Wireless technologies were shown to be integrated into the lives of all the participants. Most used travel applications via their phones on a daily basis, and viewed them as significantly improving their travel experience through saved time and added convenience. Most did not see social media tools and online communication platforms as replacing their in-person socializing with friends (who lived in the general vicinity). Most participants engaged in online shopping and banking, but were unsure about how this affected their travel. Most said that their purchase decisions were made for convenience-sake, rather than a conscious decision to reduce their travel. The feedback from the focus groups on online use as it related to travel, suggests further investigation is needed if conclusions are to be made on this topic.

Overall, the participants did not view teleworking as desirable, given the age group’s need for interaction with peers in the workforce and their desire to engage in activities outside of the home.

The information gathered from the focus group sessions in this study was intended to provide insights to complement information provided by the Next Generation of Travel statistical analysis and accompanying literature reviews. As we come to the close of this study, we have found that much of the feedback from focus groups mirrors conclusions drawn by the statistical analysis and accompanying literature reviews of the many variables that we have examined to affect travel, including income, car ownership, location and technology use.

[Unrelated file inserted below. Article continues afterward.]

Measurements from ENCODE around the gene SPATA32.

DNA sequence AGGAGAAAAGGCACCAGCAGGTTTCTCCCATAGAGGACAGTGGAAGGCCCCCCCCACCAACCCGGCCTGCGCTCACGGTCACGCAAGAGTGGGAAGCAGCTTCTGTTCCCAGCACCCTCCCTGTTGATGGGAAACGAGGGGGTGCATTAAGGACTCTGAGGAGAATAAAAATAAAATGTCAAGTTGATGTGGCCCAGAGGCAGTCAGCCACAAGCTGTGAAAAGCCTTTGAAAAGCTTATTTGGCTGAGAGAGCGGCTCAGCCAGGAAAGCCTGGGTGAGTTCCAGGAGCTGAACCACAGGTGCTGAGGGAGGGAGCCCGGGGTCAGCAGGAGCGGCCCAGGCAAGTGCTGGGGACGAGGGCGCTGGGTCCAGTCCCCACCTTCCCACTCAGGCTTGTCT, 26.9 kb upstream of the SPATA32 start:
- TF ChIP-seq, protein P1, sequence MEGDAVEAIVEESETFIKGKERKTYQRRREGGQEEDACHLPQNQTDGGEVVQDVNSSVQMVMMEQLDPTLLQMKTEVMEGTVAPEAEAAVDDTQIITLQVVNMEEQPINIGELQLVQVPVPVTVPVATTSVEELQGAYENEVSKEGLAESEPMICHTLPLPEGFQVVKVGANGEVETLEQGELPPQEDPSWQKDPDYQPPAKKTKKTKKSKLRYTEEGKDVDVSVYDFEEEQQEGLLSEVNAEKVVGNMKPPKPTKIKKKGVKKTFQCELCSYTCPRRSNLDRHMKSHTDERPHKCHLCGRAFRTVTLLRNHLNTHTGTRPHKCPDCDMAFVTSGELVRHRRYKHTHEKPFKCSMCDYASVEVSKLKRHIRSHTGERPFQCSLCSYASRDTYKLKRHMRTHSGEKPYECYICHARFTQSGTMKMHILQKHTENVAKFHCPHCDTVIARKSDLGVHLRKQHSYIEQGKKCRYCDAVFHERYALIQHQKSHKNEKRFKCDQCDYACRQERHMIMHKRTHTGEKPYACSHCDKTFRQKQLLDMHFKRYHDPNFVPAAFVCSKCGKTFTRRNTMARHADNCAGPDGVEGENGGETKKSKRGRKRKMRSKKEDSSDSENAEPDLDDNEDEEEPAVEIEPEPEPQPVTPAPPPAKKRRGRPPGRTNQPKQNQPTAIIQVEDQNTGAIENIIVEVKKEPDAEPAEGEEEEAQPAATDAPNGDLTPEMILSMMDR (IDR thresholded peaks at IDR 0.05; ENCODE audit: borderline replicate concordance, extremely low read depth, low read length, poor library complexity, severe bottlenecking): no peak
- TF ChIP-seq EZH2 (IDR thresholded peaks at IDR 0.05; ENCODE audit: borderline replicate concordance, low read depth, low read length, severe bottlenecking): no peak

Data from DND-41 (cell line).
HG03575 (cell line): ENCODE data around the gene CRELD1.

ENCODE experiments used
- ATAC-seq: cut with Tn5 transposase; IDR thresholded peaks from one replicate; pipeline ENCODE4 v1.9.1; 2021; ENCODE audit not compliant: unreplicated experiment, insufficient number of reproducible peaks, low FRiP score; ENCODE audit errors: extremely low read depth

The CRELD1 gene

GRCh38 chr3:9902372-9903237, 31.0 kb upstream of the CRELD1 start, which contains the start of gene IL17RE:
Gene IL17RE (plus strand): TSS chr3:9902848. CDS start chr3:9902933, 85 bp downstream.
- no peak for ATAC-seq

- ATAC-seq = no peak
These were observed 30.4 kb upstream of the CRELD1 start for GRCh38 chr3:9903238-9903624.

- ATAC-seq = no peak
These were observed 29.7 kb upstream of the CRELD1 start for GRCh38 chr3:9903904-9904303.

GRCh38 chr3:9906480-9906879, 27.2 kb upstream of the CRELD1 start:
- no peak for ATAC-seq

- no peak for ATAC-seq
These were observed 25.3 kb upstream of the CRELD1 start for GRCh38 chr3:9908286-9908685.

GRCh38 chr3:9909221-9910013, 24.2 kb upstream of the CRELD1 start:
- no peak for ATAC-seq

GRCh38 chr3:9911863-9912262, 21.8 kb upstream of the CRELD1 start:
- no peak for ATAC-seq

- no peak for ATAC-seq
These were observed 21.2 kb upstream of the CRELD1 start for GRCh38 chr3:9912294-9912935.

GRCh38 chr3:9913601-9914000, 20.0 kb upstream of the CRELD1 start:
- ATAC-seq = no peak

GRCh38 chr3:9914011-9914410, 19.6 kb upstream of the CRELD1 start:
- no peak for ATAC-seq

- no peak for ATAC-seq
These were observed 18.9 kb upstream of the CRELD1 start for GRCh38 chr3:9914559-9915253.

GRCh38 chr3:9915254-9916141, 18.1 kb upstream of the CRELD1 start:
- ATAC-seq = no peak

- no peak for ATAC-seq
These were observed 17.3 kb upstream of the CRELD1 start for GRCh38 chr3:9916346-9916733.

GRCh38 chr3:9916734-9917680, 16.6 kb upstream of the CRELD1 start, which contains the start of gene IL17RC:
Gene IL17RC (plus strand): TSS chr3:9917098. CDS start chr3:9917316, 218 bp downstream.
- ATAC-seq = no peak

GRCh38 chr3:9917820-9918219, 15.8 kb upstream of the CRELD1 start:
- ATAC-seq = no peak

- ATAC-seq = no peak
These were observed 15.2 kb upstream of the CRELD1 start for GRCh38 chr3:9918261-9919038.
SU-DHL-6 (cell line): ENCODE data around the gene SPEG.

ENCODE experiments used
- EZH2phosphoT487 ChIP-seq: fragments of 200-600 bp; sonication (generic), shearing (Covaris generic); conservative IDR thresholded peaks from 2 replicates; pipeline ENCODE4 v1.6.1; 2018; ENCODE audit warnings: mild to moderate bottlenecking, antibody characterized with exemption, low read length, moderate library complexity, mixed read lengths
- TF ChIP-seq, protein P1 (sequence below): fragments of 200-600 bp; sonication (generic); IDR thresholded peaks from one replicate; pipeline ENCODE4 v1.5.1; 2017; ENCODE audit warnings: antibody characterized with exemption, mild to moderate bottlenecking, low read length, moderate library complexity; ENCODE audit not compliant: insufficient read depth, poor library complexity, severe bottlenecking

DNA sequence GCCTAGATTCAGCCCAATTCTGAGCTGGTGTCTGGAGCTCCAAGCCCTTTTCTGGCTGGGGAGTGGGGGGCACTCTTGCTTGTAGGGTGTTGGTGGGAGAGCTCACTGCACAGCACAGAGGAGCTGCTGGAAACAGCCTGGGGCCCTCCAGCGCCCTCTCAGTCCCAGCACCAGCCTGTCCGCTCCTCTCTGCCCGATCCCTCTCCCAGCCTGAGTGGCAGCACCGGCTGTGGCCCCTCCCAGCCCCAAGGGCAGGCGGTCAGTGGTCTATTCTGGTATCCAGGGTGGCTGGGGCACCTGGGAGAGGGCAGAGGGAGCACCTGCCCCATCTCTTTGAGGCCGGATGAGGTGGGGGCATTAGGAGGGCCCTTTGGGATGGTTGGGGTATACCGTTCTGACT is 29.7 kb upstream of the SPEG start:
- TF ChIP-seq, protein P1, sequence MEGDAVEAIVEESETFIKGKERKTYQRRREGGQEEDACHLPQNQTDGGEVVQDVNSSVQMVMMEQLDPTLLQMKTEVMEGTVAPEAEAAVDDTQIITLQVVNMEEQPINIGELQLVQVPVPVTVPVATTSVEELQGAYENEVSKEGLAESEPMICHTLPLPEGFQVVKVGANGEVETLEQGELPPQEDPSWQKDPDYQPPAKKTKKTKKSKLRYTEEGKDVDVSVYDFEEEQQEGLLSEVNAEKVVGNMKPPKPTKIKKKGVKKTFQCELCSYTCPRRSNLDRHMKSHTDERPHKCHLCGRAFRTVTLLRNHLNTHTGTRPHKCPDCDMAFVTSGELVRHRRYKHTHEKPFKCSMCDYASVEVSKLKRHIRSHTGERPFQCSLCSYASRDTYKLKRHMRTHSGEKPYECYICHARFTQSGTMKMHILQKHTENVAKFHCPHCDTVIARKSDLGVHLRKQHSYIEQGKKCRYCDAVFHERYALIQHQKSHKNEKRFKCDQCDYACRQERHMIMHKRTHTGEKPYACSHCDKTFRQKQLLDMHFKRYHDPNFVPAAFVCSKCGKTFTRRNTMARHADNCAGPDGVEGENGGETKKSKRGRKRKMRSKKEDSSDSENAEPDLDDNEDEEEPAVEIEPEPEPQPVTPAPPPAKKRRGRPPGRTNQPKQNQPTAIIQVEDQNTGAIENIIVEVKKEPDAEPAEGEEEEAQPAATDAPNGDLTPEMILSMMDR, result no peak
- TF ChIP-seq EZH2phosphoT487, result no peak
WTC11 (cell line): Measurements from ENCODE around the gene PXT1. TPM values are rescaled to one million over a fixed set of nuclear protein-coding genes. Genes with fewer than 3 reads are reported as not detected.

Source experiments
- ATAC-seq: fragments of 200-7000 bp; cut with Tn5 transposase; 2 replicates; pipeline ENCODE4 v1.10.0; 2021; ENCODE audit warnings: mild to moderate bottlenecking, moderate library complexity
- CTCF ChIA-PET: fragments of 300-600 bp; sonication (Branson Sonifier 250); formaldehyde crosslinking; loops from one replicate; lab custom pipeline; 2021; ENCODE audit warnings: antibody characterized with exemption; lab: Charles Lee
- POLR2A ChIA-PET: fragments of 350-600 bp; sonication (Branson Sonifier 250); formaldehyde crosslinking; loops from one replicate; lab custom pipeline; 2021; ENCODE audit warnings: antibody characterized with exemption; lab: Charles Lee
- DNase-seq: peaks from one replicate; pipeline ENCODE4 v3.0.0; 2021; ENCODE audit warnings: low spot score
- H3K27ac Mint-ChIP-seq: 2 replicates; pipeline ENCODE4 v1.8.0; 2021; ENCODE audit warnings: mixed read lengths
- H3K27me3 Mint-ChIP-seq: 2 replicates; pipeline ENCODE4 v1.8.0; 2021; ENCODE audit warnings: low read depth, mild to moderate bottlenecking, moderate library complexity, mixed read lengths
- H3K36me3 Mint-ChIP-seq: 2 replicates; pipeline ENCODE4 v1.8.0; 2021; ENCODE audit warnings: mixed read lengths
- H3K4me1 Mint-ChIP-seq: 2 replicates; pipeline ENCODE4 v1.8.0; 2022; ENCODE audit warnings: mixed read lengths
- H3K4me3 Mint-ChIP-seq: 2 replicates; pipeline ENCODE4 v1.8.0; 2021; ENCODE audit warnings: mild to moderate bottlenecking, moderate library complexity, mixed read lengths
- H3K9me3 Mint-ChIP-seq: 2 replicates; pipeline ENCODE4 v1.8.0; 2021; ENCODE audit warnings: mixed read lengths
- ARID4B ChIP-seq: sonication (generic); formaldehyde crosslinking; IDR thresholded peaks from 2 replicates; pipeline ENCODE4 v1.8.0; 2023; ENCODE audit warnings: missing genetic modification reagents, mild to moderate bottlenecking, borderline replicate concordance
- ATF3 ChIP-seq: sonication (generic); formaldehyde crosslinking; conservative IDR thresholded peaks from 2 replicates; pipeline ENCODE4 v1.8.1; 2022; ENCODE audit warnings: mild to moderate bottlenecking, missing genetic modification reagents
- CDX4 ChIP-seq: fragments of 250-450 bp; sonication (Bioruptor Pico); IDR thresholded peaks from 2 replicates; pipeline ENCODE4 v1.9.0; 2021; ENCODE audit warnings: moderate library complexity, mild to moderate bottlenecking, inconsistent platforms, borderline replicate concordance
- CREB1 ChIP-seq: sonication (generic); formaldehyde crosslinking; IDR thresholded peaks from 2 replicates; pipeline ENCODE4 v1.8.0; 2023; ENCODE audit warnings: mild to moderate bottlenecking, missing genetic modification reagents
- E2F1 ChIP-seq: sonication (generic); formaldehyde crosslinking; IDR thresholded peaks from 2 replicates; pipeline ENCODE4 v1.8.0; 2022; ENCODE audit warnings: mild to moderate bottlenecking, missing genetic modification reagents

SUMMARY OF VIEWPOINTS BY CITY

Richmond, VA—Nearly all participants in the Richmond focus group sessions owned a car. Owning a car was viewed as a necessity in the Richmond area, and a more convenient way of transport rather than taking public transportation, walking or biking. Most participants took Driver’s Education in high school, as it was offered to them at no cost, unlike other areas in the country, where Driver’s Education is no longer subsidized by the public education system.

Participants who did not own a car, had anticipated owning a car or having access to a car as soon as they had a driver’s license. Thinking about what they wanted in a car included that it be up-to-date in styling and features. Negativity expressed about car ownership was focused on the expense of owning a car, including repairs, maintenance and insurance.

Youth viewed the integration of communication technology into their daily lives as the norm. Although many felt that their use of travel applications helped to them to better plan their trips and save time, they did not feel that new technologies substantially affected their trip making; however, when discussed in more depth, the opportunity to shop online seemed to have reduced the number of car trips for many. Most of the participants did not see social media tools and online platforms as a replacement to in-person socializing with others; but rather as a way to keep connected with their friends and family on an immediate basis.